Halasana (Plough Pose)
When this pose is practised, it gives the exact appearance of a plough. Hala means a plough in Sanskrit.
Spread a blanket on the ground. Lie flat on your back. Keep the hands at the sides on the ground with the palm facing the ground. Join both your legs. Lift them up very slowly. Do not bend the legs. Do not raise the hands. Do not bend the trunk. Make an obtuse angle. Then slowly lower the legs. Fold them over the body until the toes touch the ground. Keep the knees quite straight and close together. The legs and thighs must be in one straight line. Press the chin against the chest. Breathe slowly through the nose only and not through the mouth.
There is another variety of doing this Asana. After the above posture is done, slowly bring the hands and catch hold of the toes. This is also a better method. There should be no jerk in any way. When the Asana is finished, very, very slowly raise the legs and bring them to the original posture of lying flat on the ground.
This Asana tones the spinal nerves, the muscles of the back, the vertebral bones and the sympathetic nervous system that runs along the vertebral column on both sides. This Asana fulfils and amplifies Sarvangasana. A large quantity of blood is poured into the spinal roots of nerves, spinal cord, sympathetic ganglia, sympathetic nerves and muscles of the back. Hence, they are all well nourished. The vertebral column is rendered very, very soft and elastic. This Asana prevents the early ossification of the vertebral bones. Ossification is quick degeneration of bones. Old age manifests quickly on account of early ossification. The bones become hard and brittle in the degenerative process. He who practises Halasana is very nimble, agile, full of energy. The muscles of the back are alternatively contracted, relaxed and then pulled and stretched. Hence they draw a good supply of blood by these various movements and are well nourished. Various sorts of myalgia (muscular rheumatism), lumbago, sprain and neuralgia are cured by this Asana.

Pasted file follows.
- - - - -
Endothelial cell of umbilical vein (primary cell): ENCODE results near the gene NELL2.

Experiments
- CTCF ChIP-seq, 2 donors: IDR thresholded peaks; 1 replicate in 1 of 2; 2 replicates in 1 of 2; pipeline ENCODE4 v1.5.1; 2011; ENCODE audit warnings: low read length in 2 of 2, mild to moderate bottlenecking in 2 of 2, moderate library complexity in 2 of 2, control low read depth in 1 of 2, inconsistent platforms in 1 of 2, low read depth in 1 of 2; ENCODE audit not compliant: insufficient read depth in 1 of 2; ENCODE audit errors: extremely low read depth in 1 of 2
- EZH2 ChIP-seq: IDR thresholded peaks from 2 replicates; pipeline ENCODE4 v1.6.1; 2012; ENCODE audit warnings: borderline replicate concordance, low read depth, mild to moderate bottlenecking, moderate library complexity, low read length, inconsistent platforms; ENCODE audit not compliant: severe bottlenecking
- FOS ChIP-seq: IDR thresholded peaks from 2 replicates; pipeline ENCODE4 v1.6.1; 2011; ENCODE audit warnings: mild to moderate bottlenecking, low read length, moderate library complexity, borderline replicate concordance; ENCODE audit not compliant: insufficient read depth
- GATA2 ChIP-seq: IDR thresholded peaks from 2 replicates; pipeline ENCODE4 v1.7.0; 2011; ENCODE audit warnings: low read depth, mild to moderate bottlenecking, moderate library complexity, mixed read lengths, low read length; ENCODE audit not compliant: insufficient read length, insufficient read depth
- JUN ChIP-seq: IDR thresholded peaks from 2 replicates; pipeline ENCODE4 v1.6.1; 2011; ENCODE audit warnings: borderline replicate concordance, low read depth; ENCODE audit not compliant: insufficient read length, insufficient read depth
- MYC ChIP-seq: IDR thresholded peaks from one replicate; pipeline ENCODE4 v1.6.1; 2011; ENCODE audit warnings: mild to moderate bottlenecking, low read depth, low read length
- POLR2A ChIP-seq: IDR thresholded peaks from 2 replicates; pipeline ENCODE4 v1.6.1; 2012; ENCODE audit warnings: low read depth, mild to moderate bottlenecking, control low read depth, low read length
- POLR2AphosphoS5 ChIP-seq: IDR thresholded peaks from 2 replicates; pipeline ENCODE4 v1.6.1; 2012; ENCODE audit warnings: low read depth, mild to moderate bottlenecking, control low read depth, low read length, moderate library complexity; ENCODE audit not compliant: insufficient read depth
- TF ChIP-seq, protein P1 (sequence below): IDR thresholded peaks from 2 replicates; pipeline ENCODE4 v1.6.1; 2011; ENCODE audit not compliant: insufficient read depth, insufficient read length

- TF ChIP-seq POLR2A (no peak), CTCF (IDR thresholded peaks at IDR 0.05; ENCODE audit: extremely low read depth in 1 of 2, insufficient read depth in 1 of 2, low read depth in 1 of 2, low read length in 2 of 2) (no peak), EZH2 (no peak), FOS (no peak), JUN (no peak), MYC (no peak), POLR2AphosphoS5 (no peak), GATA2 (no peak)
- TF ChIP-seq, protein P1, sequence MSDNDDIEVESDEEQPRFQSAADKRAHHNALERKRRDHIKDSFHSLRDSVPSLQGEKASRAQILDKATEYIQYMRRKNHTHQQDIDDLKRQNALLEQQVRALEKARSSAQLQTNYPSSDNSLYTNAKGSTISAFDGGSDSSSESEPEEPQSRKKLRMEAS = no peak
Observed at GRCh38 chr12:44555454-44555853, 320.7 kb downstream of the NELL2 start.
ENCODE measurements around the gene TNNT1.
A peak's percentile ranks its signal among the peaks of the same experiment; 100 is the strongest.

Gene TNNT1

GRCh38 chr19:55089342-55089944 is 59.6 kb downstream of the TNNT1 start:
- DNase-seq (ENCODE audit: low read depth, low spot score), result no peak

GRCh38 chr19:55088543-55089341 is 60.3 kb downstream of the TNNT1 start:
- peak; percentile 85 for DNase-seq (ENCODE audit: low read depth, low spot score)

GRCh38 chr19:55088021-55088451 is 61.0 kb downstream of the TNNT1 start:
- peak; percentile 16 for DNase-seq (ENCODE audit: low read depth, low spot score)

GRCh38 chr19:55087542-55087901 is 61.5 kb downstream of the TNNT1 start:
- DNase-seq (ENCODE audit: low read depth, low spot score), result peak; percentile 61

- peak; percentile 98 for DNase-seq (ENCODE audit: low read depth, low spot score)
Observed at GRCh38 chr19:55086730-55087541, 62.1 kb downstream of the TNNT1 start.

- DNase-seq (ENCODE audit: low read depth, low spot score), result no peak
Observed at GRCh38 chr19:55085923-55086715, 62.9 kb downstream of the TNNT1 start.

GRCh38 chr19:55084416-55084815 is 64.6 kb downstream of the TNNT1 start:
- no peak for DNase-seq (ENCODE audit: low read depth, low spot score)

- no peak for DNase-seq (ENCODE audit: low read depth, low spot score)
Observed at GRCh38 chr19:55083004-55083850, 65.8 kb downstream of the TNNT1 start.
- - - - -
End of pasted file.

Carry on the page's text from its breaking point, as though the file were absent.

The vertebral column becomes soft and elastic. It is twisted and rolled as it were like a piece of canvas sheet. A man who practises Halasana can never become lazy. The vertebral column is a very important structure. It supports the whole body. It contains the spinal cord, spinal nerve and sympathetic system. In Hatha Yoga the spine is termed as Meru Danda. Therefore you must keep it healthy, strong and elastic by the practice of Halasana. The muscles of the abdomen, the rectal muscles and the muscels of the thigh are also toned and nourished. Obesity or corpulence and habitual or chronic constipation, gulma, congestion and enlargement of the liver and spleen are cured by this Asana.